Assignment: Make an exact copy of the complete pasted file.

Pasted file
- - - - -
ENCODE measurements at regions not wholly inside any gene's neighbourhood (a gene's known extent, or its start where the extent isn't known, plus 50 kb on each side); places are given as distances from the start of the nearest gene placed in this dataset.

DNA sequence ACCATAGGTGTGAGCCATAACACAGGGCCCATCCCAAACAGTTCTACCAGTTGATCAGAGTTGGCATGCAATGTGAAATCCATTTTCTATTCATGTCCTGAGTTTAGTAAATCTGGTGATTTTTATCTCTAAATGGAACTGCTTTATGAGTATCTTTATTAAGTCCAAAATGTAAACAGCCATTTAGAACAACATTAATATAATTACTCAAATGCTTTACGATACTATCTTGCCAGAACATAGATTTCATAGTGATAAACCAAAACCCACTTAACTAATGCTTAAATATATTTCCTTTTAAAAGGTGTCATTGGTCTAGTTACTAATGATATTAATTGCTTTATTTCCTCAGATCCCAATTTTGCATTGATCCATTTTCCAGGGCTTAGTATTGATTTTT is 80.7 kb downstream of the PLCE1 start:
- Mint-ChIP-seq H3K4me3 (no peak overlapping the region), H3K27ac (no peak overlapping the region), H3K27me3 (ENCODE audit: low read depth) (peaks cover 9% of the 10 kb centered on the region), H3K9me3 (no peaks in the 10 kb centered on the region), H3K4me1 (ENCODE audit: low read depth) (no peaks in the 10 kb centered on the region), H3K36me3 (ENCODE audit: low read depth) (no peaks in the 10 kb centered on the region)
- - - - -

ENCODE measurements at regions not wholly inside any gene's neighbourhood (a gene's known extent, or its start where the extent isn't known, plus 50 kb on each side); places are given as distances from the start of the nearest gene placed in this dataset.

DNA sequence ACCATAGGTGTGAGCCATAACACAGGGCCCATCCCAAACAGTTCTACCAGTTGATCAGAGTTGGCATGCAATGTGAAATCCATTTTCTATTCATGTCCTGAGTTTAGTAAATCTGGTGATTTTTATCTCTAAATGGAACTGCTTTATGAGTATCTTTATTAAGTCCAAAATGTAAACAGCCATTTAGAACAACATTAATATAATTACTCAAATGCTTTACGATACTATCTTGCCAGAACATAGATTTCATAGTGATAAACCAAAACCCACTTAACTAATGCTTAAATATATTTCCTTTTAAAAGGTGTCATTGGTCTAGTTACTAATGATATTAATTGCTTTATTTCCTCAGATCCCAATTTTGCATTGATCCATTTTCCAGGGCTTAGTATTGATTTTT is 80.7 kb downstream of the PLCE1 start:
- Mint-ChIP-seq H3K4me3 (no peak overlapping the region), H3K27ac (no peak overlapping the region), H3K27me3 (ENCODE audit: low read depth) (peaks cover 9% of the 10 kb centered on the region), H3K9me3 (no peaks in the 10 kb centered on the region), H3K4me1 (ENCODE audit: low read depth) (no peaks in the 10 kb centered on the region), H3K36me3 (ENCODE audit: low read depth) (no peaks in the 10 kb centered on the region)